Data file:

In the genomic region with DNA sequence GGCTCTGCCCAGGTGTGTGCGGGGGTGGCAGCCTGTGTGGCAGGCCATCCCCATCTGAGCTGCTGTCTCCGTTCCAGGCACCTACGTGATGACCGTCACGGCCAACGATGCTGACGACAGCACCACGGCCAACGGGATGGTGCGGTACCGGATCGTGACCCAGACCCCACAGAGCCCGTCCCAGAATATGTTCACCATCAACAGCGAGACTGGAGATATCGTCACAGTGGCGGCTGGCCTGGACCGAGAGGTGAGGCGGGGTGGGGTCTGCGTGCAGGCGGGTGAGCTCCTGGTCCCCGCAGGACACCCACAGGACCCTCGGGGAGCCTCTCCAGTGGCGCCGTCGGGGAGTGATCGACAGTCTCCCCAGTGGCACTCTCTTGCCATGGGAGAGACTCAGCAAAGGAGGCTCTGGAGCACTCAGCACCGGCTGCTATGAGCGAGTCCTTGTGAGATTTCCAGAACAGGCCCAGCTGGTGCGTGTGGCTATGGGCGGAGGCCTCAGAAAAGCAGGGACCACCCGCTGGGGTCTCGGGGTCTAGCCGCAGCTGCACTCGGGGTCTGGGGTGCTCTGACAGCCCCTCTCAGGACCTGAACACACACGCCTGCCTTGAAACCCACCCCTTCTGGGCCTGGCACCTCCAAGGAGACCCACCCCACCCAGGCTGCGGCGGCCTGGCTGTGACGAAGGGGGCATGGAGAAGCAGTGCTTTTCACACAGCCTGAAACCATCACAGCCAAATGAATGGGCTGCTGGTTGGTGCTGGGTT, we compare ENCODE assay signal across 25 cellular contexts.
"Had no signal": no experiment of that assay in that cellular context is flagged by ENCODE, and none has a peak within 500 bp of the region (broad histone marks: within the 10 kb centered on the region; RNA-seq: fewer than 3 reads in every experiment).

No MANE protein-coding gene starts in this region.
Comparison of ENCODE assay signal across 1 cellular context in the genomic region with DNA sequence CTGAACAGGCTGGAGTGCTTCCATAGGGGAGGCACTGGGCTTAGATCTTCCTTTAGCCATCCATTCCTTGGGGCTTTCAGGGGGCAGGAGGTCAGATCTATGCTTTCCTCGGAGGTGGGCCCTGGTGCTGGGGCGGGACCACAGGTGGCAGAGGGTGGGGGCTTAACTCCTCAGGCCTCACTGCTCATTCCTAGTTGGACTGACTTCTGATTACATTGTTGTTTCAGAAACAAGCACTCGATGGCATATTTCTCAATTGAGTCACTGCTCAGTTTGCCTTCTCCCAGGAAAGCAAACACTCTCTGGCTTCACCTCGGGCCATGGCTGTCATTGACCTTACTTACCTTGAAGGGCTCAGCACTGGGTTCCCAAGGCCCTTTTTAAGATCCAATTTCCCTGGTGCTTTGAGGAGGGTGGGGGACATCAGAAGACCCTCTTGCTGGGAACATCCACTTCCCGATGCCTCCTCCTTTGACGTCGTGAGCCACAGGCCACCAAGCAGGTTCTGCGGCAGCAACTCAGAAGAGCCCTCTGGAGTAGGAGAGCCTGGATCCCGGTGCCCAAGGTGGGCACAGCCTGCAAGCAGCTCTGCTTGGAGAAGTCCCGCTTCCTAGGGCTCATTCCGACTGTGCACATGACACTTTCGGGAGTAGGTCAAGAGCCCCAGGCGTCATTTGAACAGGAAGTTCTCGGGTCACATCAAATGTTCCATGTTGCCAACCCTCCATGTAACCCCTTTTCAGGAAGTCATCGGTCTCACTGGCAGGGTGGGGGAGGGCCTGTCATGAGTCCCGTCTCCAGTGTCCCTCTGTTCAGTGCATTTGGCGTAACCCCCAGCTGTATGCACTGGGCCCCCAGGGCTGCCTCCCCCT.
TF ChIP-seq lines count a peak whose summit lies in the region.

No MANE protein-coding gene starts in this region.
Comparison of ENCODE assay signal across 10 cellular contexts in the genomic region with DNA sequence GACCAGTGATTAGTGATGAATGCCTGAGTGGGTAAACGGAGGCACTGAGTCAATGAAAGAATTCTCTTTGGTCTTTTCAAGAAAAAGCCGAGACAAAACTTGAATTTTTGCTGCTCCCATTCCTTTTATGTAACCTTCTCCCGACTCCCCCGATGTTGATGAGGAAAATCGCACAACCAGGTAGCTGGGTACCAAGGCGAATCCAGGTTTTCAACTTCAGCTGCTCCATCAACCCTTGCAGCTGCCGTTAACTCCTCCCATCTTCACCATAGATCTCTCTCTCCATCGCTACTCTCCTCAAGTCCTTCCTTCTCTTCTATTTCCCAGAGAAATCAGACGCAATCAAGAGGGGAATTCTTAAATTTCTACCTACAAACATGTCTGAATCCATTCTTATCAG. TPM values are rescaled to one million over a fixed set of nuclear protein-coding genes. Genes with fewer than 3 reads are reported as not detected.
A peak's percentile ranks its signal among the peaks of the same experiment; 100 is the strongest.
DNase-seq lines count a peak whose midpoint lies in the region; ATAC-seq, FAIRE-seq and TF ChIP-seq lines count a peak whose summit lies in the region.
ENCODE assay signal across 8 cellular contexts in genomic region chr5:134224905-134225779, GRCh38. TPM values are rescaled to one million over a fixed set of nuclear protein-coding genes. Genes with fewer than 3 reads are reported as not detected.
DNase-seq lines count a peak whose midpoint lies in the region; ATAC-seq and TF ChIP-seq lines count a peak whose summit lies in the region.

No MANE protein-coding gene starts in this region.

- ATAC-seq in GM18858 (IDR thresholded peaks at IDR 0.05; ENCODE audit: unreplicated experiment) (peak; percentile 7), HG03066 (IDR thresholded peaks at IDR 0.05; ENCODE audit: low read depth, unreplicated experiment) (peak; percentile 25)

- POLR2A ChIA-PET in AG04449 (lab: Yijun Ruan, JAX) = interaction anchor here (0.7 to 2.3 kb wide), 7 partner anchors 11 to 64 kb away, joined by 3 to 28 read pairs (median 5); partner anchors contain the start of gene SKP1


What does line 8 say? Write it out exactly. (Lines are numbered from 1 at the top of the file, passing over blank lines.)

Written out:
A peak's percentile ranks its signal among the peaks of the same experiment; 100 is the strongest.